Bumblebees Scarce in Midwest

Studies suggest they're also in trouble, just like honeybees
By Newser Editors and Wire Services
Posted Feb 28, 2013 6:34 PM CST
Bumblebees Scarce in Midwest
The photo provided by amateur Illinois bee spotter Johanna James-Hein, shows a rusty-patched bumblebee in Peoria, Ill.   (AP Photo/Johanna James-Heinz)

It is not just honeybees that are in trouble. The fuzzy American bumblebee seems to be disappearing in the Midwest. Two new studies in today's journal Science conclude that wild bees, including the American bumblebee, are increasingly important in pollinating flowers and crops that provide us with food. And, at least in the Midwest, they seem to be dwindling in an alarming manner, possibly from disease and parasites.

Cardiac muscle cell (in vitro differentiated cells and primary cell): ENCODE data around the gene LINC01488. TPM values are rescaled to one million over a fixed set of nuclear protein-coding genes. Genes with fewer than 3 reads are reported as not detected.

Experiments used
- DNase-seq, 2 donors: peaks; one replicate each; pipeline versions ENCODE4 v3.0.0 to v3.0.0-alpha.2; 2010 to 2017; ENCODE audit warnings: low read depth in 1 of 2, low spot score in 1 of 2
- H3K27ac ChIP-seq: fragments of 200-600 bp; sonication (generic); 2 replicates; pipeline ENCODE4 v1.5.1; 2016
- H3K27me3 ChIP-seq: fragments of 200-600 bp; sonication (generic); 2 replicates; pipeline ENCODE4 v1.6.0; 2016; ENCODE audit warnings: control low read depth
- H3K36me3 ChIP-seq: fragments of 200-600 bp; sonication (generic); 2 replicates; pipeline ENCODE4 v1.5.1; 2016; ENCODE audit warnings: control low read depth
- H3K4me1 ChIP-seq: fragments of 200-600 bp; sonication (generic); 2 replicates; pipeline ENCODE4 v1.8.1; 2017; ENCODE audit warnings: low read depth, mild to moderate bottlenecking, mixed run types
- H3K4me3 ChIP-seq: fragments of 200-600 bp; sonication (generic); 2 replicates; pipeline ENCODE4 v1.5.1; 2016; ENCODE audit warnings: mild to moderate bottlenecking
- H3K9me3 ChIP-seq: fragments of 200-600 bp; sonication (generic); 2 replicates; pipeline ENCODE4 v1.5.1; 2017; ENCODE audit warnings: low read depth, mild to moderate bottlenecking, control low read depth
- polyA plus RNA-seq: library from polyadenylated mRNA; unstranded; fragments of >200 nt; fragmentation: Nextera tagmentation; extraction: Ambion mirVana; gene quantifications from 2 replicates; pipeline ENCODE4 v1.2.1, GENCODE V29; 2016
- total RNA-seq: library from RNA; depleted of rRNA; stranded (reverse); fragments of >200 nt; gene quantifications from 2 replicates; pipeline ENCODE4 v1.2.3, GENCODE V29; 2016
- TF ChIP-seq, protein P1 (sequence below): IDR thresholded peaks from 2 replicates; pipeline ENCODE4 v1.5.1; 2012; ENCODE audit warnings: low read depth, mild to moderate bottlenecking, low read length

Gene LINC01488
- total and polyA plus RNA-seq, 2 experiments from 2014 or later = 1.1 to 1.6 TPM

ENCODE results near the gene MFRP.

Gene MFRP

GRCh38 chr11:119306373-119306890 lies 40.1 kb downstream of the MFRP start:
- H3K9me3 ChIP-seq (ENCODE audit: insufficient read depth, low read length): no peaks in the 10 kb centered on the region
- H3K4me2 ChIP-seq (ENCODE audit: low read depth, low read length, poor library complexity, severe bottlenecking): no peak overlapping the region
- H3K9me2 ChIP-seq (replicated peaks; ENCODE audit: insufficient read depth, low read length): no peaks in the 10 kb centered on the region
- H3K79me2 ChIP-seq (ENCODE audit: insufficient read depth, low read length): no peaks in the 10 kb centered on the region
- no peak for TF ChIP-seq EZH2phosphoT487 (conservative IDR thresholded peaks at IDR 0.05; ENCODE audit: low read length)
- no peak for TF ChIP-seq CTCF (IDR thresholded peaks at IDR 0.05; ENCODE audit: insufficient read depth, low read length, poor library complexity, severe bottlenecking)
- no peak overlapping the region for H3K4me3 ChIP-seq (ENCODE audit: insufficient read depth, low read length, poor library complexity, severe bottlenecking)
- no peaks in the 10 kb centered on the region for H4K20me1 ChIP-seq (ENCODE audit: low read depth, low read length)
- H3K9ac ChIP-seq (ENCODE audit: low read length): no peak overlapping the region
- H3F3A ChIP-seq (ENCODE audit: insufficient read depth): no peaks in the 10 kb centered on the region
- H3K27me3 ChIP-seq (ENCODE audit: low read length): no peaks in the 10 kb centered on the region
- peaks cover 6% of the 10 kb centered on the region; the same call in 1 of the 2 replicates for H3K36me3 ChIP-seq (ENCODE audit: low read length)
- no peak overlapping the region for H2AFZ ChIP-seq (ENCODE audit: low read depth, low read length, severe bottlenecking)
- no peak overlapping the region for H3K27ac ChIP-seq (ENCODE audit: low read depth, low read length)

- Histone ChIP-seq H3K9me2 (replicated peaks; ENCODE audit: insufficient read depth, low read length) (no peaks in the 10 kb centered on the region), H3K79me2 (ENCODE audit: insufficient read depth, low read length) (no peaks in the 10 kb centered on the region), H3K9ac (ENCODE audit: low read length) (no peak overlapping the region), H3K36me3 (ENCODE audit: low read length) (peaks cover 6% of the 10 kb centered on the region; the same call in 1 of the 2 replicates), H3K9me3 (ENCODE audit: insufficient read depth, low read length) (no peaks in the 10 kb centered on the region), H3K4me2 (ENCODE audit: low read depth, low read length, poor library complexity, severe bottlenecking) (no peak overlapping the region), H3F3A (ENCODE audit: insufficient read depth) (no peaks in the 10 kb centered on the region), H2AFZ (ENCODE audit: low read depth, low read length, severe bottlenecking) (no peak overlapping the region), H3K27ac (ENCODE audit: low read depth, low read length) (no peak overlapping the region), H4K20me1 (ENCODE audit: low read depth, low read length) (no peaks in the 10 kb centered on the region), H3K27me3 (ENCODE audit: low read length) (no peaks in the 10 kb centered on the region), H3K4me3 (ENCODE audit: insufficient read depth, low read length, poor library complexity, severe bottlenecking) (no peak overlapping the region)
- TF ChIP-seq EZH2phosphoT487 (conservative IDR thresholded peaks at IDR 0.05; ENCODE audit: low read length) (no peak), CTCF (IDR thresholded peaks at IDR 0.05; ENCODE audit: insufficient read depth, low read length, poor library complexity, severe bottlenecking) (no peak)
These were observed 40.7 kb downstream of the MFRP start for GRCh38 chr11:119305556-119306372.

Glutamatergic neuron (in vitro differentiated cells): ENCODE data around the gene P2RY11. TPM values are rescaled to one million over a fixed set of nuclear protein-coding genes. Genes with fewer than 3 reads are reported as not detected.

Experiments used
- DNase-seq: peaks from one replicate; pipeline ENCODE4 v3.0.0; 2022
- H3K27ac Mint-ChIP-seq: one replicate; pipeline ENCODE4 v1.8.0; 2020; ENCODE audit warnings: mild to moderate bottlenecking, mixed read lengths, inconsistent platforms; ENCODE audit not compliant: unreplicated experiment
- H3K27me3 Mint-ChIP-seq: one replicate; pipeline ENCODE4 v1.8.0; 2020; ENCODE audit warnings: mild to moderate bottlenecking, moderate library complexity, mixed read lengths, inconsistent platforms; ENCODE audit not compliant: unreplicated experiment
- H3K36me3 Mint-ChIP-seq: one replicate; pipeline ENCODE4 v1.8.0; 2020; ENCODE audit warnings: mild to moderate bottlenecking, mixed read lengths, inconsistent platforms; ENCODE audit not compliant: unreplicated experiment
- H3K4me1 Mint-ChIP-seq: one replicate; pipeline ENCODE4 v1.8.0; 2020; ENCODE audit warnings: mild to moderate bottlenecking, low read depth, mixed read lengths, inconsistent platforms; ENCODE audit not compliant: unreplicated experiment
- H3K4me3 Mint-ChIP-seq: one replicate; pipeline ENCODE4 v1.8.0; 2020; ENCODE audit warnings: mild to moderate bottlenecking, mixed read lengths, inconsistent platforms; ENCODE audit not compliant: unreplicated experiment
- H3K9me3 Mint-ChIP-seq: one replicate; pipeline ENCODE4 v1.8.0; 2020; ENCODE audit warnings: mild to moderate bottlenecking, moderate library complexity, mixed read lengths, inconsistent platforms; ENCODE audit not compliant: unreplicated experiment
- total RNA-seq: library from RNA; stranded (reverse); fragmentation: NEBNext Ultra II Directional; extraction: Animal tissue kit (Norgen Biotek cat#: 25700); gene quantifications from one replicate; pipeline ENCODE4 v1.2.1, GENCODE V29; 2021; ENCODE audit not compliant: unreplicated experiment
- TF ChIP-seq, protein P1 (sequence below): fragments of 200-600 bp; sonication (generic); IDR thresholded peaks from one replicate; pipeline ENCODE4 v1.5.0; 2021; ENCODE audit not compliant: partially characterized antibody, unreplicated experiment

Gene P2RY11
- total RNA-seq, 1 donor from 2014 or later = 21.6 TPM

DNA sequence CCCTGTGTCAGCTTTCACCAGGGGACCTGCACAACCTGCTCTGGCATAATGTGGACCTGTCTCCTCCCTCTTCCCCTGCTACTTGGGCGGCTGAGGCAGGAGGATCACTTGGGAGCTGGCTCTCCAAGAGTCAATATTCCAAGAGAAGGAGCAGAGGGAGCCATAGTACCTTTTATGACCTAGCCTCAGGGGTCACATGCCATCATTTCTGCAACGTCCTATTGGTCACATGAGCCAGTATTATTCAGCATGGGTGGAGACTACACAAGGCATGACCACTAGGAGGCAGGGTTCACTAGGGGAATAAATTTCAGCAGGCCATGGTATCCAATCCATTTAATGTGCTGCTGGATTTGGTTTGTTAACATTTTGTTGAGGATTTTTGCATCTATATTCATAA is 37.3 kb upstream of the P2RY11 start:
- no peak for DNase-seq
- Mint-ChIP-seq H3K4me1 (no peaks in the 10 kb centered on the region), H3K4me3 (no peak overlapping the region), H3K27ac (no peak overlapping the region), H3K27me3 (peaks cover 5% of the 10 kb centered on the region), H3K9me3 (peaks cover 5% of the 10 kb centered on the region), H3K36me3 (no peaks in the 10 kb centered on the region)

Researchers at Montana State University could find only half the species of wild bees that had been catalogued a century ago, 54 of 109 types. "That's a significant decline," says one of the researchers. "It's a scary decline." And what's most noticeable is the near absence of one particular species, the yellow-and-black American bumblebee, which has previously been the most common bee in the Midwest. In 447 hours of searching, the MSU researchers found only one. (More bumblebees stories.)

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